In recent years acupuncture has enjoyed a tremendous surge in popularity and acceptance. Just the other day, my mother called to tell me “Oprah’s talking about acupuncture on her show today!” Despite Oprah’s coverage, the questions I hear over and over again about acupuncture tell me that what I do for a living is still not well-understood by everyone. What follows are my answers to the questions and apprehensions I have heard over and over again during my many years of practice.
1. Acupuncture needles hurt! Compared with the needles used to take blood or deliver medicine, acupuncture needles are many times thinner, solid rather than hollow, flexible rather than rigid and rounded at the tip. An acupuncture needle is inserted quickly through the skin’s surface until you feel tingling, warmth or pressure in the area of the needle. After a few minutes, these sensations fade away and you are left with a feeling of heaviness and deep relaxation.
2. Acupuncture only works if you believe in it. While keeping a positive attitude is likely to help you get well, how and why acupuncture works is not so simple. According to the National Institutes for Health (NIH), studies have shown that acupuncture may alter brain chemistry in ways that affect the body’s immune reactions, blood pressure regulation, blood flow and temperature, and it may aid the activity of endorphins (the body’s own painkilling chemicals) and immune cells “at specific sites in the body”. According to traditional Chinese medical theory, acupuncture restores the free flow of Chi (energy) and restores balance to the Yin and Yang forces of the body (blood and energy, hot and cold, estrogen and progesterone, etc.).
3. Acupuncture is only good for treating pain. It is true that pain responds very well to acupuncture. Low back pain, sciatica, neck pain, shoulder pain, tennis elbow, carpal tunnel syndrome, fibromyalgia, headaches and other kinds of pain can all be treated successfully with acupuncture. But because the aim of acupuncture is to bring balance and harmony to the whole person, it can also be an excellent treatment for insomnia, fatigue, digestive problems, menopause, menstrual disorders, infertility, MS, Lupus, and can be used as a supportive treatment for patients with cancer, Hepatitis or HIV.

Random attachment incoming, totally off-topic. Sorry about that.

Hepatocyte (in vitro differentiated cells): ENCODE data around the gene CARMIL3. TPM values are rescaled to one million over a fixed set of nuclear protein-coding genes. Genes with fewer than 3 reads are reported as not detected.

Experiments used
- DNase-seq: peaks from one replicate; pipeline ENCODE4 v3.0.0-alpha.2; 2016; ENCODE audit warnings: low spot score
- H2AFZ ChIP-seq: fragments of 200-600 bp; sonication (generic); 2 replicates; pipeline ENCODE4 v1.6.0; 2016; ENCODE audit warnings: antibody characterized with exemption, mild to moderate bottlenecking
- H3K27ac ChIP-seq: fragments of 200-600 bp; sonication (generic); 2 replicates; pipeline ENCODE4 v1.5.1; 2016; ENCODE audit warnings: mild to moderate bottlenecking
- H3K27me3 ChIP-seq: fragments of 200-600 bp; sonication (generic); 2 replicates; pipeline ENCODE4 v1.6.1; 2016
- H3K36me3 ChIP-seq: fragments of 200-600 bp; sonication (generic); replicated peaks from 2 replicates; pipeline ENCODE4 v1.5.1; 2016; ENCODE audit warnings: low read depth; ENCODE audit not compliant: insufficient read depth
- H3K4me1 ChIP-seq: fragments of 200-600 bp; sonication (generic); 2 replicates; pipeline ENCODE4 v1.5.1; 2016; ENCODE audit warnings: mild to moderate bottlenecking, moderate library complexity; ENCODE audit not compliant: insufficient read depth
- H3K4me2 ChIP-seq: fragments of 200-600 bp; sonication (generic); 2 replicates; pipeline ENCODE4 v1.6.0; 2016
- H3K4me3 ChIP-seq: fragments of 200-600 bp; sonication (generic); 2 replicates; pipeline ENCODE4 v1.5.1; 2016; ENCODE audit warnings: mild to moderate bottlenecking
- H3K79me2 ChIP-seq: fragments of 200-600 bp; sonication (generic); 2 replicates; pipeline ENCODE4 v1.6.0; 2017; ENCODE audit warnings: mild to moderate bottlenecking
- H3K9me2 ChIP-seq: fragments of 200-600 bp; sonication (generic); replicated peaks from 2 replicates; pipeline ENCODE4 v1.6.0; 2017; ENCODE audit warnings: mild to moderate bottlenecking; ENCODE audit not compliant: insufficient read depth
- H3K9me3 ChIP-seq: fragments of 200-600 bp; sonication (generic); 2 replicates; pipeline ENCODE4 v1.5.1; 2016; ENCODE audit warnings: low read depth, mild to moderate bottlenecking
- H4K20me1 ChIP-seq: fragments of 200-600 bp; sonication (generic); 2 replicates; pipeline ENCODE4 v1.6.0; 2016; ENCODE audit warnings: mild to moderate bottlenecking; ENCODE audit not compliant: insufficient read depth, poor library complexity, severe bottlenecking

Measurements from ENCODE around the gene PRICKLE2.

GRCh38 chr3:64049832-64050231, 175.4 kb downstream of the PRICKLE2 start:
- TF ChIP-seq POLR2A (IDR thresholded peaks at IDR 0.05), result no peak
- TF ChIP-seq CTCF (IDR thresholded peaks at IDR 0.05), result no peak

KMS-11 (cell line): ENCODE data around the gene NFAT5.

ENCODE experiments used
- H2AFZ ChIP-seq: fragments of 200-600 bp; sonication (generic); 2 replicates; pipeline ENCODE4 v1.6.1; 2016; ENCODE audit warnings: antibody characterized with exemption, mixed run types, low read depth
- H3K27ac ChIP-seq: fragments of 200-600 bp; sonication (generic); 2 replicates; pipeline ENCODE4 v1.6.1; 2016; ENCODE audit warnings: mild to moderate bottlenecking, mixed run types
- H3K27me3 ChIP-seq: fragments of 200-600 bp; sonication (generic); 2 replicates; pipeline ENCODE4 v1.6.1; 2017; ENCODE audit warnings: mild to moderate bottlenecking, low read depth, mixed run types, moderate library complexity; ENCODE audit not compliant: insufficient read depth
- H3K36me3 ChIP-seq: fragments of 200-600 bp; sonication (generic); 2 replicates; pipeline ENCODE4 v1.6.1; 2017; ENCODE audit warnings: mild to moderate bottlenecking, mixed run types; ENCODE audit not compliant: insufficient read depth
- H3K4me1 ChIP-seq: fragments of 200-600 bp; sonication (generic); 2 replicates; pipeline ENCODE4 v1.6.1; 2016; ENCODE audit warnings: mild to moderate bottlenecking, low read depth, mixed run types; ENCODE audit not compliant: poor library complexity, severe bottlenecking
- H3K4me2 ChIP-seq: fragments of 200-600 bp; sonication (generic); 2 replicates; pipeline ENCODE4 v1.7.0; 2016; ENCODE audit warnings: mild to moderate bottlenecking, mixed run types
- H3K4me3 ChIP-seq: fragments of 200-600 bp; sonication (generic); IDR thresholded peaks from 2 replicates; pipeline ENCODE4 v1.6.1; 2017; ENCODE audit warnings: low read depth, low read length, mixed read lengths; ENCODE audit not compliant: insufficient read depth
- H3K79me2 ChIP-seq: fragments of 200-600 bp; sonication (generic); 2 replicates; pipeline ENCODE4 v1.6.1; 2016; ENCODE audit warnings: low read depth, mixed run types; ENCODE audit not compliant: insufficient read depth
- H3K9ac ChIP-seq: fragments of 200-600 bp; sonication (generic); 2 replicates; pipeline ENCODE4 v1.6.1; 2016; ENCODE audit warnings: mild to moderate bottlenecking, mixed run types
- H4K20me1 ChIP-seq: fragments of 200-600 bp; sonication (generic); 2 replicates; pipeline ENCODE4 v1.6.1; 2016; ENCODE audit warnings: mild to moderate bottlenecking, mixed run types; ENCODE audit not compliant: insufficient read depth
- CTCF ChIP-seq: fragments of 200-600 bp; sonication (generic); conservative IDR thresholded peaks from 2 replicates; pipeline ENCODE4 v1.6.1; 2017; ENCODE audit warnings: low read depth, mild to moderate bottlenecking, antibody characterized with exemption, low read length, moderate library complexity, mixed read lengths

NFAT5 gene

4. Acupuncturists aren’t licensed medical professionals. This may have been true 35 years ago when acupuncture first became available in the U.S., but today acupuncture is a licensed, regulated profession. A Google search of “acupuncture in hospitals” reveals that a number of hospitals, including Children’s, Massachusetts General, Concord and Elliot Hospitals have at least one acupuncturist on staff. To be licensed in the granite state, acupuncturists must complete a 3 to 4-year graduate program in acupuncture and Traditional Chinese Medicine (TCM) and pass a series of national certification exams. Like other professionals, to maintain our licensure, we must add to our knowledge with continuing education, maintain national board certification and adhere to a strict code of medical ethics.
5. My insurance won’t cover acupuncture, so I can’t afford to try it. Don’t be so sure about that! We now accept Cigna, Cigna Schoolcare, Harvard Pilgrim and MVP insurance. We offer 25% discounts to a number of other insurance holders and a 20% to everyone else, just for paying out-of-pocket. Most patients start to feel better within the first two visits and feel significantly better by the 6th visit. Once the improvements to your health are stable, you can choose a treatment schedule that maintains wellness and fits your budget. If cost is truly a barrier to treatment, after your first evaluation and treatment you can choose to have shorter, less expensive treatments (35 minutes for $35) in the Express Clinic on Thursday afternoons.